The Anti-Corruption Bureau (ACB) has commenced investigations on former President Joyce Banda in relation to US$1.2 million royalties Malawi earned from Nigerian crude oil deal and the proceeds from Presidential jet sale, Malawi Punch can reveal.
Top ACB officials have confirmed to this publication that a docket has been opened on the oil deal and Presidential jet sale, and investigations are currently underway.
The investigations, Malawi Punch understands, are as a result of complaints by the Consumers Association of Malawi (CAMA) to the authorities through its executive director John Kapito.
Malawi in 2013, under Banda’s reign, earned US$1,256.081.70 as royalties from crude oil deal it signed with Nigerian government in May 2012. The oil deal was initiated by Banda’s predecessor late Bingu wa Mutharika.
Banda’s administration also battered-off controversial Presidential jet to offset a $19 million debt owed to Paramount Group.
According to information, the crude oil sale agreement spanned from May 1st, 2012 to April 30th, 2013, and the royalties were transferred into National Oil Company of Malawi (Nocma)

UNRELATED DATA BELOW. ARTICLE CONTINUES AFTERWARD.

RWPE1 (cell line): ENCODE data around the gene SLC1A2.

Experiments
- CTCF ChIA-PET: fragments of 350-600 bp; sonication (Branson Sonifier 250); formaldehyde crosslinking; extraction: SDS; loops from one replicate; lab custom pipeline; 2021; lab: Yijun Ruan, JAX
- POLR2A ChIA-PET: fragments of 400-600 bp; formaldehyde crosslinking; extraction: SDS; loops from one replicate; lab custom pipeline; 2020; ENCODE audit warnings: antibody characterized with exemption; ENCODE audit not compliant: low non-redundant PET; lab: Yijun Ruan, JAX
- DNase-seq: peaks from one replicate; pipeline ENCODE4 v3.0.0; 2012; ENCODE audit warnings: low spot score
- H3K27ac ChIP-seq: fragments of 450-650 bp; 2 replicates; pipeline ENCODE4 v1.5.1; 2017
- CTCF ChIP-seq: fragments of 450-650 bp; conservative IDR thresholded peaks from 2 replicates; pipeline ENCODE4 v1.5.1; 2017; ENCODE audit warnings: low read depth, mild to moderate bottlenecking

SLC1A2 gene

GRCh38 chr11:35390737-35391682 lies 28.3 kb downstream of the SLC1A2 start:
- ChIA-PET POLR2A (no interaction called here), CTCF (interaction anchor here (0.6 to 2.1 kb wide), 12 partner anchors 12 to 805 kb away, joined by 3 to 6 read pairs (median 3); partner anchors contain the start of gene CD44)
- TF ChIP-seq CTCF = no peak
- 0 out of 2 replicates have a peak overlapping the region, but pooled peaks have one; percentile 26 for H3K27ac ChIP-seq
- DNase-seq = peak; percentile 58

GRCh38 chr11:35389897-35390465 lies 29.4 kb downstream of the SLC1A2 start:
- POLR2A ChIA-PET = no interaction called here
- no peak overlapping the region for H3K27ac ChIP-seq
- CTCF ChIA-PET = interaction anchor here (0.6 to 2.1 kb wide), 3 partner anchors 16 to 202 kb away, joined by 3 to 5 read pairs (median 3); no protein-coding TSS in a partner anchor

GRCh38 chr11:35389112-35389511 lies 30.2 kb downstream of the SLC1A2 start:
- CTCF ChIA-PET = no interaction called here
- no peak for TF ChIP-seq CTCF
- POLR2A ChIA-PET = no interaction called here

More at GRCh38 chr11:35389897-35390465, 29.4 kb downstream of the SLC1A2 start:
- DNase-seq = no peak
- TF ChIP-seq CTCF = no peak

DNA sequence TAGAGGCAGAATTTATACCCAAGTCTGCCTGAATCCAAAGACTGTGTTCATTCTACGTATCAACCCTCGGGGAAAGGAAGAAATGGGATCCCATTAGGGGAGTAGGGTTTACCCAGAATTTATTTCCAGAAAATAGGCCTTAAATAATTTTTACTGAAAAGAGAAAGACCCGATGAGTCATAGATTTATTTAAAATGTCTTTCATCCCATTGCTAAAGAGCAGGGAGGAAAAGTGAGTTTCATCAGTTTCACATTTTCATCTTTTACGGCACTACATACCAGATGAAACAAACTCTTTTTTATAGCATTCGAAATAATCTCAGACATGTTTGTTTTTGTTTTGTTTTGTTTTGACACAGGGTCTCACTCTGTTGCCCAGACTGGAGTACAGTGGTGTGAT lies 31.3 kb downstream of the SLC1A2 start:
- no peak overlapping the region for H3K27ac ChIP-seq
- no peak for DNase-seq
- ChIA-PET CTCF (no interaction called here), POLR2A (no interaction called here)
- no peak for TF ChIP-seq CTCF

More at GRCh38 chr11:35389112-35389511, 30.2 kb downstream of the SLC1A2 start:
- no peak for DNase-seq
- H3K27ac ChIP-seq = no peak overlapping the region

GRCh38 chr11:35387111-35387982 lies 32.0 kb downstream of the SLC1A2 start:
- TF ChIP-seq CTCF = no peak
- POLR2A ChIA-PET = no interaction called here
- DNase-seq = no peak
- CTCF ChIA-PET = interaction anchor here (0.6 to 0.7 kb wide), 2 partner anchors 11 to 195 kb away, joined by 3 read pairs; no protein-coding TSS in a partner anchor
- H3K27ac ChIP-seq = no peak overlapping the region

Foreign Currency Dominated account for crude (Afcda) maintained at National Bank of Malawi.
Government was forced to contract Nocma to service the deal as an agent since it was unable to secure US$120 million required to purchase the crude oil.
Under the government-to-government deal, Nigeria agreed to supply Malawi with crude oil through the NNPC and allowed Malawi to either process or sell the crude, thus-as a buyer-after paying upfront $2.5 million (then over K1 billion) before making first uplift of the oil.
The contract gave Malawi approval to buy and sell 30 000 barrels per day of crude oil made up of several grades as specified in the lifting schedule for each month. This means that, effectively, the country was at liberty to buy and sell over half a million barrels a month.
The crude oil deal was signed by President Banda who pushed for the contract, first initiated by late Mutharika in his attempts to solve chronic fuel shortages that rocked the country under his administration.
In November 2012, Petroleos De Geneve SA Limited (PDG) managing director Raymond Anyiam-Osigwe told Malawi’s daily that Lilongwe was getting US0.4 cents in royalties per barrel, which he said totaled $760 000 (over K300 million) by then.
He said Malawi had uplifted 903, 691 barrels in August 2012 and 997, 416 in the second phase in October last year, which is nearly two million barrels.
The Dassault Falcon 900EX Presidential jet bought in 2009 cost Malawi almost $22 million, a move that angered western donors who claimed that the jet was partly bought using donor funds aimed at uplifting the impoverished citizenry.